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Gathering Information to Make Decisions on Compensability of COVID-19 Cases

By on June 25, 2020 in Compensability with 0 Comments

Employers, third party administrators and insurance carriers have for months been expending a great deal of time collecting information needed to make compensability decisions in respect to COVID-19 claims.  There are many important questions to be asked in making such decisions.  This blog focuses not so much on specific questions but on areas of inquiry.

PCP and Hospital Records

Primary care physician records as well as hospital records related to COVID-19 are often pivotal in making compensability decisions.  The PCP records often document when symptoms first appeared and what those symptoms were.  The physician almost always asks the patient questions about the source of the coronavirus, specifically whether that source is a family member, friend, work associate, or someone whom the employee was assisting or caring for.  Similarly, initial hospital admission records may assist in confirming the start of symptoms and source information.  

Source and Exposure Identification

Questions should focus on where and how the employee believes he or she contracted the virus. Sometimes the employee knows no specific source and other times the employee is quite certain of the source.  Whether the employee indicates the source is a colleague, patient, or customer, follow-up questions should address how much time the employee spent working with this individual or individuals and how close they physically were.  Was there daily contact and what was the physical work situation?  Does the employee know whether the source has tested positive for COVID-19? Were masks or protective devices being used?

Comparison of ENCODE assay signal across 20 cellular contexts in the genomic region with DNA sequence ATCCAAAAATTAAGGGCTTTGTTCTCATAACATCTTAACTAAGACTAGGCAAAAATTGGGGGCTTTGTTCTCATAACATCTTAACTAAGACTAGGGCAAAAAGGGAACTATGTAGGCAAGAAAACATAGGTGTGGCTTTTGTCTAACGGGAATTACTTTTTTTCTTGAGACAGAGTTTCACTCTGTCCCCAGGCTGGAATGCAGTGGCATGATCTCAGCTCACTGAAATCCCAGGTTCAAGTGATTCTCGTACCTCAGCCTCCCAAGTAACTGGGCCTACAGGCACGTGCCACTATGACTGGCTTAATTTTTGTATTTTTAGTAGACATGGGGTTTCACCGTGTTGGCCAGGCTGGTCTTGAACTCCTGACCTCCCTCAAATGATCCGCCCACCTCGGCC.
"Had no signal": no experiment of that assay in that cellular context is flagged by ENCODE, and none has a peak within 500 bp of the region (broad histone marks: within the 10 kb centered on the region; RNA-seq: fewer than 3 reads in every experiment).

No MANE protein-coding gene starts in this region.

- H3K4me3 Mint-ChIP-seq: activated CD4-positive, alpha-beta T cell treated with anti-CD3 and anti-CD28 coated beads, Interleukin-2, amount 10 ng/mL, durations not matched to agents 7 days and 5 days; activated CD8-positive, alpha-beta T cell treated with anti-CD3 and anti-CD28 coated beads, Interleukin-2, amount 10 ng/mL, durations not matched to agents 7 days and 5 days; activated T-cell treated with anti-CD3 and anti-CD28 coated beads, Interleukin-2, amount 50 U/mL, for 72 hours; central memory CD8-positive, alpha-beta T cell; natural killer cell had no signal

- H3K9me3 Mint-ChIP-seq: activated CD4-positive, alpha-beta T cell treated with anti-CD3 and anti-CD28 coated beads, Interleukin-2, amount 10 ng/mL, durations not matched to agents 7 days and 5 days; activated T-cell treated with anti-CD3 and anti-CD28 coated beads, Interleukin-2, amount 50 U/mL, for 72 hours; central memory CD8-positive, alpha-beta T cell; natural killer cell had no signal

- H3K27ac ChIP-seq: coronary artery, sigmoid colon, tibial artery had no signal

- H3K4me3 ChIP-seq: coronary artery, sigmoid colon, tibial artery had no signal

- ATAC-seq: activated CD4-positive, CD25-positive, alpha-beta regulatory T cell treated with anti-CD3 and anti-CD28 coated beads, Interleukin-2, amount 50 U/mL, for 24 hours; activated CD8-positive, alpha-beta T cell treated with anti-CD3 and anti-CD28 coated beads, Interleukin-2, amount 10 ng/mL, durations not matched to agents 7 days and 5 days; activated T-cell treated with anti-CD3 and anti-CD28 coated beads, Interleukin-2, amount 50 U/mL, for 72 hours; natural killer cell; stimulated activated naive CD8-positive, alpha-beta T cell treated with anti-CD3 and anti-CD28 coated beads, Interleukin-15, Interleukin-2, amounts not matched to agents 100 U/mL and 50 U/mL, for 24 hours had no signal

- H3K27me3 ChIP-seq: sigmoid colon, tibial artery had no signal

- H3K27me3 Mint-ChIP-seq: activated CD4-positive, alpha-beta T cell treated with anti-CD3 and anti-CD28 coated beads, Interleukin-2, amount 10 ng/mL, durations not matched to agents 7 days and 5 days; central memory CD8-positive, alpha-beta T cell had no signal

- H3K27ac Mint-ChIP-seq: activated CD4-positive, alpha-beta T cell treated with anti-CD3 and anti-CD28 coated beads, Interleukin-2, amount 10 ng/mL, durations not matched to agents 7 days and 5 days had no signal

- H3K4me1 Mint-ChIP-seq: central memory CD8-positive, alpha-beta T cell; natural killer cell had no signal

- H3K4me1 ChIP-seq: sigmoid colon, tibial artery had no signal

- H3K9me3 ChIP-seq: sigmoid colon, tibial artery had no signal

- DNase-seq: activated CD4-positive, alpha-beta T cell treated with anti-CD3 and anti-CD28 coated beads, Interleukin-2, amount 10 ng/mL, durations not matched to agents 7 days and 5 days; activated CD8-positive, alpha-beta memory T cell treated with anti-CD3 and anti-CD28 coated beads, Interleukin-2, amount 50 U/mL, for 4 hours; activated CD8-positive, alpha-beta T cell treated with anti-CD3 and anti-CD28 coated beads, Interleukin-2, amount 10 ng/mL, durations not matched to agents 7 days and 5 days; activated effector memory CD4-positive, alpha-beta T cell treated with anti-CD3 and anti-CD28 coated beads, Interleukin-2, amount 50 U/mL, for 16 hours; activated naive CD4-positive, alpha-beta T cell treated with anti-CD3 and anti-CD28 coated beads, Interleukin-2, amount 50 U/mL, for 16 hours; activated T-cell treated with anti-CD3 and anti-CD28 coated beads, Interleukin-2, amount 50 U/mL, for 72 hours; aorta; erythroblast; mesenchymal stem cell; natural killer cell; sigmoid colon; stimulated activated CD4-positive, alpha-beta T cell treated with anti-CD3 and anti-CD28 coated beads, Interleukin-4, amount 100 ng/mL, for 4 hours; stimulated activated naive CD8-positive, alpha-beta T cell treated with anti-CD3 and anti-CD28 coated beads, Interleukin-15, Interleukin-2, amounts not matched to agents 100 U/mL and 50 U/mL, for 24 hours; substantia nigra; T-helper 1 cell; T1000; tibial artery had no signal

Quarantine Issues

One area of inquiry should be whether any colleagues, close friends or family members have been quarantined within the past month.  If the answer is affirmative, follow-up questions need to focus on the reason for the quarantine and whether the employee is aware of positive or negative test results for the individual who was quarantined.  If the quarantined individual is a family member, it is important to ask about contact which the employee had with the family member before, during and after the period of quarantine.  The dates of the quarantine period should also be identified. 

Travel Issues

Each states has had somewhat different approaches to responding to the coronavirus, so it is important to ask questions about travel both within and outside the employee’s home state and places where the employee visited and stayed.  By the same token, inquiry should be made about any friends or relatives who have visited the employee in the last month and the health of the visitor.

Timeline Questions